Dan Bowan

 

 

 

Hagler would run backwards in his army boots

 

Because that’s how half of the fight would go, on the back foot. Such logic. Don’t lose power, keep your balance even on the temporary retreat. So on his training runs, alone in the cold darkness of the morning Marvin would run backwards for balance, for strength.

Pastry, coffee. Welcome to the morning. Two of the squatters from the rooms above the supermarket got into a fight on the street out front. Also right there was a police car just sat for no reason. First time those fuckers have been anywhere useful by coincidence. I pay for my pastry and get the story – that nothing really happened. A few swings and a miss, then it’s broken up. Seems like nowadays this town can’t even do drama very well. My legs carry me over to the coffee shop, brain saying no…  Look at your eyes, Look at the dark circles, It’s a habit, Just don’t spend the goddamn money, You can’t afford it anyway.

It tastes good, even for a shitty cup of coffee. I get to the job and feign good cheer/interest/engagement all that shit. Then remind myself – Remember you’re going the other way, remember it is not that hard. Just smile, balance the power, eye contact, footwork. Stick and move. But it is still so hard, even after all these years of practice. Of jumping rope and lifting the weight. Ignorance being what it is, I hope to be left alone. To voluntarily disengage with people many of whom find me a threat though only knowing me for a matter of days. I could prevent this I suppose, but sometimes you work with what little power is handed to you.

It is after all a Wednesday, and not a good one at that. All this constant expectation as that toward a child swimming his first width of the pool. I turn on some classical and neglect everything else I should be doing. Still a stupid kid making bad decisions. But then suddenly there’s silence. I’m left alone as though all my prayers were answered. Knowing it won’t last I lace up my gloves, close my eyes, take a good few deep breaths – in the nose out the mouth, listen to the bray of my heart and Shadowbox. Keep the arms up and move, I tell myself. Circle, circle, circle.

 

 

Dan Bowan lives in South East London and writes prose/poetry and short stories. He has been writing for over 15 years been published in various independent magazines and art papers.  See more at: www.channelzeroprose.blogspot.com

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Dan Bowan

 

 

Trick or treat

Throw the dice as to
Whether it’s wet leaves or dog shit
It all looks in the same under
The orange lights

You see the squared hedge first
The smooth slate path and
Treated black metal spikes on the front railing
Doing a good job of keeping out the riff raff

Cross the threshold
Half expecting intruder alert floodlights to
Bathe you…
Hounds to be released

And then approach the drawbridge
Press the bell
Wait for the silhouettes to appear
On the other side of the leaded church glass

It’s always expensive glass
Not the frosted shit with wire running through it
And the head shapes appear
Sounds of contentment appear

And Light warms your face
While a Log fire
And too-early-in-the-year mulling spices
Are inhaled

They offer a bucket of homemade candy treats
Tied up with string
And they smile and hug and take a family portrait

Or something like that anyway

Then the door closes and the penniless November night
Taps you on the shoulder
It points back over to the shining green-brown pile by the kerb;

‘Don’t slip on that.’

 

 

 

 

Dan Bowan lives in South East London and writes prose/poetry and short stories. He has been writing for over 15 years been published in various independent magazines and art papers.  See more at: www.channelzeroprose.blogspot.com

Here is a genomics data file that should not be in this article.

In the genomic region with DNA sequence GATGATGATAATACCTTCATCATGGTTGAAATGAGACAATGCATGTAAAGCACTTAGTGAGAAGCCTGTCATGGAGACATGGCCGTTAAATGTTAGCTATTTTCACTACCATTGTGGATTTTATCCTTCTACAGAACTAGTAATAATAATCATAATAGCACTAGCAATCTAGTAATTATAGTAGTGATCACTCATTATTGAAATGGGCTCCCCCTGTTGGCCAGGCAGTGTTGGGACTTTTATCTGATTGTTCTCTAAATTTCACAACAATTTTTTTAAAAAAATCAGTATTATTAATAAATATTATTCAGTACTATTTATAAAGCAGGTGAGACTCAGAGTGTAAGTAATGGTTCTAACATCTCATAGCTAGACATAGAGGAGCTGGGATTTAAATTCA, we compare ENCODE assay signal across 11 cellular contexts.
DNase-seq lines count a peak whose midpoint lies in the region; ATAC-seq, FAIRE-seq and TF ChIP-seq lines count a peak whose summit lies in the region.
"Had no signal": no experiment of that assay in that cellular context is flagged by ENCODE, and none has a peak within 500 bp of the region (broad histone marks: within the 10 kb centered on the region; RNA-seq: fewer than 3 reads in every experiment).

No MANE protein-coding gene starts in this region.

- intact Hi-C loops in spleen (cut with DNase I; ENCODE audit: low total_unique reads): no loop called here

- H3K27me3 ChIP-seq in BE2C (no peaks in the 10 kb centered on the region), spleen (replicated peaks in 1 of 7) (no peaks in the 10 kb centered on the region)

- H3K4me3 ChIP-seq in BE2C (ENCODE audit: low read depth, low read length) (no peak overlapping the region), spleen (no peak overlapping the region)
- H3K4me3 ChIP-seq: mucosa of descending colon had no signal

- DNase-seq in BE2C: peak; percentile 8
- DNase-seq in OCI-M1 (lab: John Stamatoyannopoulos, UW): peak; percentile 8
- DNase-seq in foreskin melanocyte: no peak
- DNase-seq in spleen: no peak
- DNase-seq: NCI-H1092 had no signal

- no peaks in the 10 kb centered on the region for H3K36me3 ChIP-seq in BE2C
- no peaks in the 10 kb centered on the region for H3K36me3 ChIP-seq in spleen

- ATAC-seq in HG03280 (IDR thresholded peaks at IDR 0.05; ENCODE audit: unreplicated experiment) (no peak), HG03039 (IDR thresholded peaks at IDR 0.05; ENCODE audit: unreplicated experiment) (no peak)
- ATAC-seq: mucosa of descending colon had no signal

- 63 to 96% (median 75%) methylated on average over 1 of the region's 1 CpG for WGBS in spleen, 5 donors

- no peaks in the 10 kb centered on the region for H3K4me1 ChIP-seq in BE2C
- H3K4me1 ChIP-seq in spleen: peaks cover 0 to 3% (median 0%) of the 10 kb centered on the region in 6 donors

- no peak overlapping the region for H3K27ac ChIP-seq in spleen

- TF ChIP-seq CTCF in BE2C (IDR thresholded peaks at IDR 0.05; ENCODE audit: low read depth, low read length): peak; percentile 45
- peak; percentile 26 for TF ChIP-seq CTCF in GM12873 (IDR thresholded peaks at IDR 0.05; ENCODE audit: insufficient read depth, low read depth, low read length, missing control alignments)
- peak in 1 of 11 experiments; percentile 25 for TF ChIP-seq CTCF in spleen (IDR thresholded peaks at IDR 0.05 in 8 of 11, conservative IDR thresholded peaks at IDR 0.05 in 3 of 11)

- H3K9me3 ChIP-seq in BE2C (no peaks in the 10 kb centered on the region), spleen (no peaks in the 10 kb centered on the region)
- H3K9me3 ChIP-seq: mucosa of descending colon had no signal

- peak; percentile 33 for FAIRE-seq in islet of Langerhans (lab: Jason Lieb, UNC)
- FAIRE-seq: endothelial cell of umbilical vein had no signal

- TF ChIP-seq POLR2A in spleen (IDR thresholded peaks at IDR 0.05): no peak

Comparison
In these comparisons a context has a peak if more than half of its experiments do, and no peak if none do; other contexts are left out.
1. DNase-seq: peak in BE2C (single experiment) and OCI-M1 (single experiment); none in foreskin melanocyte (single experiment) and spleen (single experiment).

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Dan Bowan

 

Death and sunflowers.

A tattoo of sunflowers around a baby’s face brings up thoughts of godlessness and anarchy from my stomach as each day wished away remains unformatted a broken line of roots a tree branch a stand-alone synapse gradually diminishing reaching out to nothing but still we are sure there is a point and a reason and a living to be made and living to be done yet still we shoot at the clock hands bows and arrows and shade our eyes from sunlight while lightning offers no more solace than any other demon we face striking out at us for our blood and we sit and write it all down to escape to destroy to remain complicit and subjugated while the id plots and plans like the rancorous enemy we surely are because just as the sum total of our resentment builds to cataclysm and pyroclastic flow at no point does the thought of stopping and speaking the cold hard truth ever enter our conscious mind knowing as we do that a single syllable would surely spell the complete end of our cursed and privileged time upon this crumbling planet full stop or maybe not but would you be the first one to gamble on the positive to roll the dice with angel wings and see what number comes up because I cannot truly say I have the strength to back that play knowing as I do that everything I have seen and heard up until now will only go on repeating like a single vinyl groove worn down by a single edged diamond so I keep the dice in clenched fist secret and selfish with no chance of foreseeable loss no rain no crowds no gravity no death no sunflowers.


Dan Bowan lives in South East London and writes prose/poetry and short stories. He has been writing for over 15 years been published in various independent magazines and art papers. His work was recently included in the Art in the Underbelly show, part of the Norfolk and Norwich Visual Arts Festival.  See more at: www.channelzeroprose.blogspot.com

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Three haiku by Dan Bowan

Kigo.

 


Summer’s last day

Exactly as summer’s first

A sinking feeling.

 


# # # # #

 


September’s shadow

A black cloud that follows me

The sun still hiding.

 


# # # # #

 


New love and new life

Create warmth within my chest

Breath becomes steady.

* Dan Bowan lives in South East London and mainly write
prose/poetry, as well as short stories/flash fiction. He adds “I